My daughters enjoying the North Rim of the Grand Canyon July 2020

According to research done by the U.S. Travel Association, Americans left 768 MILLION vacations days unused in 2018. That statistic surprised me given how often a friend, neighbor, or colleague says, “I need a vacation!” in conversation.

Allow me to persuade you on why you should use your vacation days:

Are looking for better physical or mental health? Want to achieve a goal you’ve set? Take a vacation!!!

Several studies have shown that taking time away from your job can have physical and psychological health benefits. People who use their vacation time have lower stress and less risk of heart disease.

You may be familiar with stress when it comes to your job. Vacation helps with that too! Stress contributes to heart disease and high blood pressure. Chronic exposure to the stress hormone cortisol can alter our brain structure. This can contribute to anxiety and depression.  Time away from work can increase feelings of calm and relieve stress.   This allows our brains to heal in ways it can’t when it is under pressure.

Physically, the benefits are positive too.   For both men and women, the New York Times reported, taking a vacation every two years compared to every six will lessen the risk of coronary heart disease or heart attacks.

People who vacation also have a better outlook on life, and more motivation to achieve their goals. One study three days after vacation found subjects’ physical complaints, quality of sleep, and mood had improved as compared to before vacation found.  These gains were still present five weeks later, especially in those who had more personal time and overall satisfaction during their vacation. Returning to work can increase mental focus, creativity, and productivity. 

If you are thinking that your current budget or financial situation does not allow a vacation at this time, allow me to point out none of this research says WHERE or WHAT you have to do for these benefits. Those benefits are available when you take a break from work! A Caribbean island may sound relaxing, but there is plenty of relaxation to be found close to home. Recently the popularity of staycations has grown.  You may be missing some great destinations right in your backyard.  Stay close and get creative if you have to, just don’t add your vacation days to that 768 million. 

Wherever your vacation takes you, we hope it is relaxing!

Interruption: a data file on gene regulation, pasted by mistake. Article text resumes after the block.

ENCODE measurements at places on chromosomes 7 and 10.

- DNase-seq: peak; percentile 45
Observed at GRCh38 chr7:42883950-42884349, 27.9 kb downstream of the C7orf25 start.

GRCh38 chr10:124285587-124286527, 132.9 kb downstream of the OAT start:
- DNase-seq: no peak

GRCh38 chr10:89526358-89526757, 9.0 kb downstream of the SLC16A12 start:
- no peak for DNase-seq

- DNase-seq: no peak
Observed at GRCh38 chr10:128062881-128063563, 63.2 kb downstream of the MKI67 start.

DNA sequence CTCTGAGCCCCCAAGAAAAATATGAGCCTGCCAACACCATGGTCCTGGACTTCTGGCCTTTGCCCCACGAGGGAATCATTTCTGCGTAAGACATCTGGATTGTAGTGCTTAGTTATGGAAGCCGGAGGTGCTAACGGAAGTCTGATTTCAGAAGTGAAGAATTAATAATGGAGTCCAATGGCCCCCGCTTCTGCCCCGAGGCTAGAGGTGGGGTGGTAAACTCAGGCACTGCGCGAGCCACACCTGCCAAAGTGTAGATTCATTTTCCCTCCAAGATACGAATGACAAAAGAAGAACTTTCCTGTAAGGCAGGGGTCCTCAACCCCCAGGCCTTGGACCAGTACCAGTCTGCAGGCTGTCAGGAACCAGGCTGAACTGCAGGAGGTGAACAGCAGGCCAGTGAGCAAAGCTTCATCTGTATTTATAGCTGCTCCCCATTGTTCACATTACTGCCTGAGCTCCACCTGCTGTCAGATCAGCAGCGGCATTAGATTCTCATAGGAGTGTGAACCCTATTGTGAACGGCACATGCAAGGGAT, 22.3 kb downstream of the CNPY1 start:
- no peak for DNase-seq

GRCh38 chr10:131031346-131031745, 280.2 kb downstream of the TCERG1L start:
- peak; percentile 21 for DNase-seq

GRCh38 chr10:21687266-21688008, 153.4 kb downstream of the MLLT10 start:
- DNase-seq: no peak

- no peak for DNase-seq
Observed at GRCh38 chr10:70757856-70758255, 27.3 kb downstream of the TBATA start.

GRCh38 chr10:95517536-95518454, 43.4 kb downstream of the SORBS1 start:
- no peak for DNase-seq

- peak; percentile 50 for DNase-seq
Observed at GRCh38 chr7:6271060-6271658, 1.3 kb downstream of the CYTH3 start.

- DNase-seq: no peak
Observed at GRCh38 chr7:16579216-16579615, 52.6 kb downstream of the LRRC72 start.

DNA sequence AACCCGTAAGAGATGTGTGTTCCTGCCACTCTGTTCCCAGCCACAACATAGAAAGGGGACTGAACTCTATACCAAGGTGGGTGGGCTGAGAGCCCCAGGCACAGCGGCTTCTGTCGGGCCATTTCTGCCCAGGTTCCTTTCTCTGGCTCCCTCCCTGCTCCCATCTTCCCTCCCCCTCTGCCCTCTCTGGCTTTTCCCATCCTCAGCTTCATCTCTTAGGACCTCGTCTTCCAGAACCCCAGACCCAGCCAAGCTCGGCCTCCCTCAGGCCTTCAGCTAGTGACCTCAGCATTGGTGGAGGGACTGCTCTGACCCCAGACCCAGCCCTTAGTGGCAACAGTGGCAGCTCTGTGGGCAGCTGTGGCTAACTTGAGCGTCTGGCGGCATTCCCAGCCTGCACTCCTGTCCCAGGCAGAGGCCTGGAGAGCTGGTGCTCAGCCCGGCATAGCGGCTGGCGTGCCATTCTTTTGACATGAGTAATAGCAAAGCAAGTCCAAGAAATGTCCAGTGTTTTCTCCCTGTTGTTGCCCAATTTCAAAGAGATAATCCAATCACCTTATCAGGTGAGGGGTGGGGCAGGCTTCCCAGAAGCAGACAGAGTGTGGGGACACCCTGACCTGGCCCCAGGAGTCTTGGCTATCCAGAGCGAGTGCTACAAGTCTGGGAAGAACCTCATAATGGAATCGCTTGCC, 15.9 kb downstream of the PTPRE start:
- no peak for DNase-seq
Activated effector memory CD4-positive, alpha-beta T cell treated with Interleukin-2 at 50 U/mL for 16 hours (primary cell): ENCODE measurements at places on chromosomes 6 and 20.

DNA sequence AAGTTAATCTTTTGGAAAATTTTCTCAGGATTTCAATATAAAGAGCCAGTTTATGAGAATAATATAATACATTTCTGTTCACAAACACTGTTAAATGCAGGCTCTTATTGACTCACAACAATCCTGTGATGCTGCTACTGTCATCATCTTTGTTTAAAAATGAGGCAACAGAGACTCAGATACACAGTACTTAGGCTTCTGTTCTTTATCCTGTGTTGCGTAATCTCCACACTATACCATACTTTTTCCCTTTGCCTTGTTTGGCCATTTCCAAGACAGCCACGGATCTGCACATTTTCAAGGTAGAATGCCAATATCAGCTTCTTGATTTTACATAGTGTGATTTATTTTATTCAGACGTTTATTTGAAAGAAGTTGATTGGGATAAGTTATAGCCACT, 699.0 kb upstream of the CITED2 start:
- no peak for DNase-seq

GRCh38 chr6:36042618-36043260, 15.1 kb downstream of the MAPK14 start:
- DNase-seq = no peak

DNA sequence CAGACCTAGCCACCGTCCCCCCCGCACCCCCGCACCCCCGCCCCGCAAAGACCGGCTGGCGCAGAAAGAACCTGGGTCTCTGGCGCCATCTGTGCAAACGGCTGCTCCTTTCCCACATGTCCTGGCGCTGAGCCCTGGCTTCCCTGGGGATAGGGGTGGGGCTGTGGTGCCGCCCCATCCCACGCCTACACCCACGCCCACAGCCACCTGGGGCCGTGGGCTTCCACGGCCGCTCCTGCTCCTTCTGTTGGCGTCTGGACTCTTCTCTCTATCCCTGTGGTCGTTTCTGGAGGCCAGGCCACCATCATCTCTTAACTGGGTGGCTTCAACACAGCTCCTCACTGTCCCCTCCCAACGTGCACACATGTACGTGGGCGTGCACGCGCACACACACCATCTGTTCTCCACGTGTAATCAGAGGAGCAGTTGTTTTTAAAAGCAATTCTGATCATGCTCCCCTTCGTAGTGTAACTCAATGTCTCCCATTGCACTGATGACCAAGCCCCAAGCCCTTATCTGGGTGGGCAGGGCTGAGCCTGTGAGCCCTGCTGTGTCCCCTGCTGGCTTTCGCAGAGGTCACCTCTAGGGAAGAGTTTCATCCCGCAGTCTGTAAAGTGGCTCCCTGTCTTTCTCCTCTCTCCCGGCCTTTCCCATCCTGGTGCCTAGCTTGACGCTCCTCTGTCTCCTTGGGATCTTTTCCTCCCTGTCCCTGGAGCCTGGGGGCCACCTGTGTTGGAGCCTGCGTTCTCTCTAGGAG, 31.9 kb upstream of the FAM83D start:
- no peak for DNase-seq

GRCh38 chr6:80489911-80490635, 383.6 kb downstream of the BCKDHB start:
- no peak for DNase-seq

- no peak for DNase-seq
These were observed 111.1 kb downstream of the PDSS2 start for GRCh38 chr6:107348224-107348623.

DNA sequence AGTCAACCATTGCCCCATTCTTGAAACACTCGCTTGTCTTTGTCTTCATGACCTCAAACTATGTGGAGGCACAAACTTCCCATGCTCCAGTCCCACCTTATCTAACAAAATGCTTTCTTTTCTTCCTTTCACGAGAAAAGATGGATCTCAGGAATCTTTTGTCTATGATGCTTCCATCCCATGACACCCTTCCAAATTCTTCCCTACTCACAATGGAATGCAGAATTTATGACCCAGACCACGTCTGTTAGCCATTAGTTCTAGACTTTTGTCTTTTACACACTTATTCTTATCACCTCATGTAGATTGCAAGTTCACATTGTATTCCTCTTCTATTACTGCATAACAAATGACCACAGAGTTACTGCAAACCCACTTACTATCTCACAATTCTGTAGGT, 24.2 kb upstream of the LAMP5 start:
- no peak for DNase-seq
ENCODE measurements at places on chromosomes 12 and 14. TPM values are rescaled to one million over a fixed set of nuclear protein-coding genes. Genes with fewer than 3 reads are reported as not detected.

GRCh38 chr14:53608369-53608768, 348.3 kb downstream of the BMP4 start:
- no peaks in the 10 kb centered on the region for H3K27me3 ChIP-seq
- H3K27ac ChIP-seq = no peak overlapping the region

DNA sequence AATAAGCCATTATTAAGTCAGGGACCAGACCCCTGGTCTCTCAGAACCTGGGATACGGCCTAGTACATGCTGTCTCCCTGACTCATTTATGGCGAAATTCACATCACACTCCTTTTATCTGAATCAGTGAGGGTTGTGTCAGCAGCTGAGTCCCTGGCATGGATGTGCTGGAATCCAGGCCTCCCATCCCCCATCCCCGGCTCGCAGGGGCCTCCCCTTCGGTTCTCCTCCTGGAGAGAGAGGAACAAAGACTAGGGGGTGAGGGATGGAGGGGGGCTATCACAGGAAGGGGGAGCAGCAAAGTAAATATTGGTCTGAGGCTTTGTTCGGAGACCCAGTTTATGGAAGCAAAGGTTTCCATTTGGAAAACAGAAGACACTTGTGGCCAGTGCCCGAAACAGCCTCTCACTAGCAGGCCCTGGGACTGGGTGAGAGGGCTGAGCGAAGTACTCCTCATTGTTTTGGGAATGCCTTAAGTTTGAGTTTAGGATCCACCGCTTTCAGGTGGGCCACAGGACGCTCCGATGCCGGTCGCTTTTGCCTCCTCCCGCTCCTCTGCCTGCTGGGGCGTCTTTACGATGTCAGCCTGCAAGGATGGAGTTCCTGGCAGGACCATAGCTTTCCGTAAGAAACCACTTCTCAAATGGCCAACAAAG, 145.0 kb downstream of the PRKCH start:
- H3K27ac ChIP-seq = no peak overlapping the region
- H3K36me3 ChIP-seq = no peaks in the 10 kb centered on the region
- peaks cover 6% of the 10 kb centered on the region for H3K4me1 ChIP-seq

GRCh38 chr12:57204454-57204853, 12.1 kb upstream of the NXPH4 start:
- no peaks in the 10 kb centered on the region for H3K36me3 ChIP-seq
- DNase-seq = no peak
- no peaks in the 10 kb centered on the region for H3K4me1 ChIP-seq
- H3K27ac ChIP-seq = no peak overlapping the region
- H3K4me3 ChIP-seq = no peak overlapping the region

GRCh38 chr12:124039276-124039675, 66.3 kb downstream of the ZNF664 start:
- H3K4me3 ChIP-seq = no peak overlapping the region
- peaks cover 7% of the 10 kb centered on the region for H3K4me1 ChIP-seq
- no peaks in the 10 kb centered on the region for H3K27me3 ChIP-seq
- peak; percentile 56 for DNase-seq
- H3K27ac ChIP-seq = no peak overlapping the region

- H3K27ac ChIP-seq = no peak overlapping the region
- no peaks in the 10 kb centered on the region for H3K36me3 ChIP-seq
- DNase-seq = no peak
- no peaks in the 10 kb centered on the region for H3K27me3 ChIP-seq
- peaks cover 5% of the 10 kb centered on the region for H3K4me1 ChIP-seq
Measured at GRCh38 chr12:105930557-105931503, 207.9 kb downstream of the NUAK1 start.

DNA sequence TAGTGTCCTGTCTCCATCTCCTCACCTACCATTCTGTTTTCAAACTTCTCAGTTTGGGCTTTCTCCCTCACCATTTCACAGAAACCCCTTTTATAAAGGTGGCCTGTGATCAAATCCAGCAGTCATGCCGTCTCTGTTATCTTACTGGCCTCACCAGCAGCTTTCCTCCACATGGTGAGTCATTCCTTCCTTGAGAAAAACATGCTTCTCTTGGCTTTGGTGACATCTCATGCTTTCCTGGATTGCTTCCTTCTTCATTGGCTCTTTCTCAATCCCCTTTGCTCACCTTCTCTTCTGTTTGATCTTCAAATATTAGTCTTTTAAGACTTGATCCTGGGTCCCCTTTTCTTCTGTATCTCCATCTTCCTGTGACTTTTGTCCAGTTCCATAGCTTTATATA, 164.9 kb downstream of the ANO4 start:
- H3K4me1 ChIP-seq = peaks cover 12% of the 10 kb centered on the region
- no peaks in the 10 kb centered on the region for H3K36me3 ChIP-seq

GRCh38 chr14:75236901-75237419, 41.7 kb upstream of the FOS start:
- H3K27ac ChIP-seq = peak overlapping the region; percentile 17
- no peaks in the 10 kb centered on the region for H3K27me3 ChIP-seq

Author: Alisha Barton, Family and Consumer Sciences Educator, Ohio State University Extension, Miami County, barton.345@osu.edu

Reviewer: Amanda Bohlen, Family and Consumer Sciences Educator, Ohio State University Extension, Washington County, bohlen.19@osu.edu

Resources:

COVID 19: Staycation. (n.d.). Retrieved from https://dhr.delaware.gov/benefits/covid-19/documents/eap-staycation-ideas.pdf

Harmon, M. (2020). It’s Vacation Time. Live Healthy Live Well, Ohio State University Extension, Family and Consumer Scienceshttps://livehealthyosu.com/2020/06/29/its-vacation-time/

Importance of taking vacation. (n.d.). Retrieved August 25, 2020, from https://www.allinahealth.org/healthysetgo/thrive/importance-of-taking-vacation

Kim, A. (2019, August 16). A record 768 million US vacation days went to waste last year, a study says. Retrieved August 25, 2020, from https://www.cnn.com/travel/article/unused-vacation-days-trnd/index.html

US TravelAssociation (2019). PAID TIME OFF TRENDS IN THE U.S. Retrieved from https://www.ustravel.org/sites/default/files/media_root/document/Paid%20Time%20Off%20Trends%20Fact%20Sheet.pdf?utm_source=MagnetMail&utm_medium=email&utm_content=8%2E15%2E19%2DPress%2DVacation%20Days%20Release&utm_campaign=pr

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"Fake news" on wooden game tiles.

Misinformation, disinformation, fake news…. All these terms, in general, describe the same thing: information that is out of context, missing details, lacking reputable sources, or is just plain false. We hear about misinformation within the context of world or political news a lot, but misleading information can appear elsewhere. Misleading and incorrect information shared about health and wellness and can lead to health decisions that could put you at risk. If something seems suspicious, it might be worth a fact check!

Mediawise, a branch of the fact-checking site Poynter suggests these three questions when looking to discover if something is factual or missing the mark.

  1. Who published the information?
    • By answering this question, you may uncover a potential bias by the author or agency. For example, a company selling a weight loss supplement may not be the best place to learn about a new “miracle” vitamin that the company is selling. A good place to begin this step of the fact-check is to look at who is sharing the information and how they will benefit from such a claim.